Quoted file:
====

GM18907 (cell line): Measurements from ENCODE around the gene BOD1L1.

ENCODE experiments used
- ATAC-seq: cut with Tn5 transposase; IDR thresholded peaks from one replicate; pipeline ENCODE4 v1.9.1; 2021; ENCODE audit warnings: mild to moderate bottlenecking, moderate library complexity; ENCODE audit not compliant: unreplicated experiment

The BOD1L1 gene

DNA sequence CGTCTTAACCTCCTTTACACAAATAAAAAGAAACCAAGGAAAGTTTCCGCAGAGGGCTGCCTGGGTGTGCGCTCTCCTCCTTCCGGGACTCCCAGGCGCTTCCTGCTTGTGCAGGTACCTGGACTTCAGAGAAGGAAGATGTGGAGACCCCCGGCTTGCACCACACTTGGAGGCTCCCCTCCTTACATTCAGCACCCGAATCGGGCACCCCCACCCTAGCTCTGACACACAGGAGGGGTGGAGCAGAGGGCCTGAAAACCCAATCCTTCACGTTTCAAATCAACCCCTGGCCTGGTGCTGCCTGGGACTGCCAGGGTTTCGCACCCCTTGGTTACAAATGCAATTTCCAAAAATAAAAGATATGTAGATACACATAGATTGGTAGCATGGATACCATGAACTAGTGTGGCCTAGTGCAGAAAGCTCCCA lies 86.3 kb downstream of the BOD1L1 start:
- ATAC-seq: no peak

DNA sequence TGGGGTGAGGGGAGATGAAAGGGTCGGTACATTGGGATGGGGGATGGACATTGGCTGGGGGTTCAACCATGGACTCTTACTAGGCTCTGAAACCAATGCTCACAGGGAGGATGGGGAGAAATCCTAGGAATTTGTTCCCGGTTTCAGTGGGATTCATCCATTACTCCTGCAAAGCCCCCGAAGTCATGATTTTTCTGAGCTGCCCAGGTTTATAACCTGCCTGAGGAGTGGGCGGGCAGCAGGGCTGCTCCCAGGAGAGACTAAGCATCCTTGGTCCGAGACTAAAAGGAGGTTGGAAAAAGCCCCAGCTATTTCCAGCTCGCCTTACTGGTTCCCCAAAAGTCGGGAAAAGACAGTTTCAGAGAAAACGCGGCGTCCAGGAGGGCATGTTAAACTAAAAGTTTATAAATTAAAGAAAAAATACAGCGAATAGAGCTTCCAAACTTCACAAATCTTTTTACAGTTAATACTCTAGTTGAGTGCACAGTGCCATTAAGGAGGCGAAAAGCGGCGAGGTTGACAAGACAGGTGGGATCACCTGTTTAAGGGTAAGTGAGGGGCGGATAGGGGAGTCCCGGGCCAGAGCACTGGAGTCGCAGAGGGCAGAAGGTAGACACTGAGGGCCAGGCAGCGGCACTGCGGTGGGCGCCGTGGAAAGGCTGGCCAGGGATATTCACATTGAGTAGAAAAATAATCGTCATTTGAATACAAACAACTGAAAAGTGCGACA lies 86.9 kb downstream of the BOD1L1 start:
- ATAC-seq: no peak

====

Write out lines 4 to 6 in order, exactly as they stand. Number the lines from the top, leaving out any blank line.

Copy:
The BOD1L1 gene

DNA sequence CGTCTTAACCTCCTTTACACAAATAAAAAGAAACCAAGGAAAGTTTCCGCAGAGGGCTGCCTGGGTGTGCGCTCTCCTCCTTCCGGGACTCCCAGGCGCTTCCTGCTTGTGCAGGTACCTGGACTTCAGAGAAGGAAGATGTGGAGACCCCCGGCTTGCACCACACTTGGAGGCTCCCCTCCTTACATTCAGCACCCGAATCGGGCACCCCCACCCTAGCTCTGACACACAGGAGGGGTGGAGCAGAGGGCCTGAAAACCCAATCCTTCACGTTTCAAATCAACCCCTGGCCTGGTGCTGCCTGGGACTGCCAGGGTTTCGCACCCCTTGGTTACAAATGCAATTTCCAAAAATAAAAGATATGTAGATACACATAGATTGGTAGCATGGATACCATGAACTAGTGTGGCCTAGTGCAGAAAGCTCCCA lies 86.3 kb downstream of the BOD1L1 start:
- ATAC-seq: no peak